Day #8: Logroño to Navarette, 12.4km


This morning I went to a cafe after saying "Adios" to Joani & Penelope (the Australian).  My plan was tentative, but included breakfast, waiting for the outdoor store to open, and deciding if I was going to take a rest day or not.

I found a pasteleria open and bought two almond cookies and a pastry with ham/cheese.  I asked a man on the street if there was a cafe open nearby and he directed me down the street to where I found a cafe open.  I ordered the usual, cafe con leche, and started to write in my journal some more.  Then, a drunk Spaniard came up to me and started talking to me in English.  He had been out all night and was quite entertaining.  I politely got rid of him, then wandered across the street to sit for a while before heading to the Tourist Office which had just opened.  They directed me to a store specializing in peregrinos called Planet Acua.

This place was AWESOME!!!  They had brands I knew, like Keen, Columbia, Salomon, Leatherman, etc.  I bought a new pair of socks and a new pair of Salomon shoes with a wider toe box to allow my feet to spread out more.  Grand total of 120€, which I don't really want to know how much that is really going to cost me.

With new shoes, a new attitude and some energy, I decided to walk to Navarette for the night.  Unfortunately, I made the mistake of leaving Logroño with a full bladder and spent every step of the next 5km walking through the city hoping I wouldn't pee my pants.  They don't have a lot of public restrooms here.  I ran into Lily, my friend from Ecuador and we walked for a bit through Logroño.  The path led mostly through a city park, so there weren't a lot of options to hide behind a bush to pee.

I knew there was a public restroom farther into the park I was walking through, so I motored on, barely able to focus until I got to the public restroom.  I left Logroño around 11a and made it to the restroom/cafe around 12:30-1p.  I have never peed so fast in my life!  I had planned to take a break here for food.  I was so tired from the heat (it was a beautiful Saturday!), I was having trouble speaking the poor Spanish I had been attempting so far.  They guy at the counter told me to go ahead and speak English to the kid standing next to him, so I did!  I got a half sandwhich with white bread, lettuce, mayo, hard boiled egg, and I think tuna or sardines......and a glass of OJ.  For dessert I treated myself to an ice cream bar!

I felt much better after lunch and draining my bladder.  It's the little things, really.  :)  That's become a motto of sorts for this Camino.  You learn to appreciate the small things.  They really do mean a lot.  I made it to Navarette around 3p, took a shower and saw my favorite Bavarian, Rudy, with his crew of Catalanians and Spaniards!  I love these guys!  He invited me to dinner later that evening in the Albergue.  I offered to bring something and he suggested a bottle of wine.  I set out to see the local church, find internet and find a grocery store.  I was successful with two out of the three.

The church was COLD and DARK!  For 1€, you can get the lights to turn on in the church, so I put a coin in the machine, the lights came on, I turned around and my jaw dropped!  This church had the most ornate, gold backdrop (I can't remember the exact term) behind the altar.  It was overwhelming to look at.  I spent about 10 minutes inside before I got too cold.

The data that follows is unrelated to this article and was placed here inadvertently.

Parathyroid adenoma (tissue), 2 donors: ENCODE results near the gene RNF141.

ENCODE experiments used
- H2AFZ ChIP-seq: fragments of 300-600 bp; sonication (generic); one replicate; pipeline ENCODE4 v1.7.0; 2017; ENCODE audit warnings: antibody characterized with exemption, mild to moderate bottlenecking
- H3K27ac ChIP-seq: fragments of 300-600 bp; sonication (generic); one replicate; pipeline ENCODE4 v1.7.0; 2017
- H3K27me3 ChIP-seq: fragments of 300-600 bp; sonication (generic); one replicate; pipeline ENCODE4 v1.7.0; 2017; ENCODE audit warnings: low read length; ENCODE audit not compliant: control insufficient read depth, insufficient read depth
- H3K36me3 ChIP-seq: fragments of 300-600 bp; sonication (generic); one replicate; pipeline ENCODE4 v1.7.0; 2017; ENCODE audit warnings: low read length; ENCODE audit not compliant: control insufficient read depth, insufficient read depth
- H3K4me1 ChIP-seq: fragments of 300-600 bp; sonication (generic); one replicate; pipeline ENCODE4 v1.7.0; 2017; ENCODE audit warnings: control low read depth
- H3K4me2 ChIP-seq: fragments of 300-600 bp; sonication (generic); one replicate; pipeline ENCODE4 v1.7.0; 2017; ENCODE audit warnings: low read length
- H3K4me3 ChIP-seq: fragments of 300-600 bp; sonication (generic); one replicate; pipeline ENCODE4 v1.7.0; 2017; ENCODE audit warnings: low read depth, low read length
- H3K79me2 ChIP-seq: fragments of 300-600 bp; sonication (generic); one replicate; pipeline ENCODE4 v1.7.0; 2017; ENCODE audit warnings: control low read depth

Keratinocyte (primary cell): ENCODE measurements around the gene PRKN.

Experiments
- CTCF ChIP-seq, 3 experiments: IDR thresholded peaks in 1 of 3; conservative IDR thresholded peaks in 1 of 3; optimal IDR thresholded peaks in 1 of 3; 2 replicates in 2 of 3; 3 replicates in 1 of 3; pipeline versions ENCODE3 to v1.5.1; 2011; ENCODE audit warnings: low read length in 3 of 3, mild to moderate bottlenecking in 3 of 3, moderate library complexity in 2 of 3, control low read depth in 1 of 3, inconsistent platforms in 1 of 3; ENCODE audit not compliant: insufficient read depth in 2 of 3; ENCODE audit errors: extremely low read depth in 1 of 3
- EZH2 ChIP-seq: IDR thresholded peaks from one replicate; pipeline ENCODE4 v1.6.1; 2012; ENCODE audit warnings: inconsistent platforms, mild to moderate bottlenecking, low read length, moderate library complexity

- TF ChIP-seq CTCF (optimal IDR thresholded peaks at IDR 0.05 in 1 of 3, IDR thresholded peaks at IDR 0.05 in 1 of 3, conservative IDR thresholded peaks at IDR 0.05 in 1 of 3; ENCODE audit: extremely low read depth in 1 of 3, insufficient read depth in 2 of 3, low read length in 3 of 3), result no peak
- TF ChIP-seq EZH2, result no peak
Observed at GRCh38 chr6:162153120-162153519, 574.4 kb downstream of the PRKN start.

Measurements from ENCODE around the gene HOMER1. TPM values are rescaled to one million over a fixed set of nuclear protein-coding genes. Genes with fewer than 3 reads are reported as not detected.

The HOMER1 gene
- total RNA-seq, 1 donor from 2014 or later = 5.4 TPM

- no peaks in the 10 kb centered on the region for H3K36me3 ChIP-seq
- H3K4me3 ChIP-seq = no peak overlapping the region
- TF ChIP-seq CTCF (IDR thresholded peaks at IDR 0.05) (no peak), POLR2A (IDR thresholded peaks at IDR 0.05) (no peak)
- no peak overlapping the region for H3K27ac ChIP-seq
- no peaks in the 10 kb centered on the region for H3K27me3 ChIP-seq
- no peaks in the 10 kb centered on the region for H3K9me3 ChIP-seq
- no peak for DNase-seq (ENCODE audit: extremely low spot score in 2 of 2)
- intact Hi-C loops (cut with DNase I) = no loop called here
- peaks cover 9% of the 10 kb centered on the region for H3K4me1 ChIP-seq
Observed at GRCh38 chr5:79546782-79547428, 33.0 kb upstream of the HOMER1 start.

I found the grocery store and bought a bottle of Riojan wine for 5€ and few snack items for the next day or so.  I went back to the Albergue and took a nap before dinner at 8p.  After my nap, I met a nice Dutch bicyclist who had ridden all the way from Holland!  He had ridden 110km from Pamplona.  He was very nice and encouraged me to take a day of rest.  He also did not believe me when I said I would!

Dinner was running a bit late, but it was worth it!  Manolo was making a potato dish, Riojan-style.  It is called Patatas de la Riojana.  These men know how to eat!  They are all in their 60´s (I'm guessing, and they all look good for their age, I might add!) and they are wonderful cooks.  The meal started with a mixed salad (pinch of salt, olive oil, vinegar), an antipasti platter (tomatoes, green olives, white asparagus, and red peppers with olive oil drizzled over the top) and bread.  They also introduced me to a new drink.  It's called a Shandy, I believe and it is basically a light beer like Amstel with limonada soda, equal parts of each.  It was very refreshing.  The second course was the Patatas de la Riojana.  It was basically a potato soup, with large chunks of potoatoes, cooked with dried red peppers, onions, and slices of chorizo.  It was AMAZING!  Probably one of the best meals so far.  The men loved the wine I brought.  The hospitalera came in at one point to tell us to be quiet (we were quite loud, I guess!) and then they invited her to have a bowl of potatoes too!  She even brought out a bottle of local wine.  No label on the bottle, fresh from the winery.  It was not as "finished" as the bottle I had brought.  It was very earthy in flavor, you could taste the dirt (I mean that in a good way!).  I enjoyed it very much.

Then the men started singing old Catalan songs about the Camino and love.  I believe they are called "marineros" in folk music, if I remember correctly.  I could be wrong.  Anyways, it was so beautiful.  It was a magical evening and I feel blessed to have been included.  It is not completely lost on me that by traveling solo, I am afforded opportunities I might not have had if I were traveling with a group or another person.  My spirits were lifted today.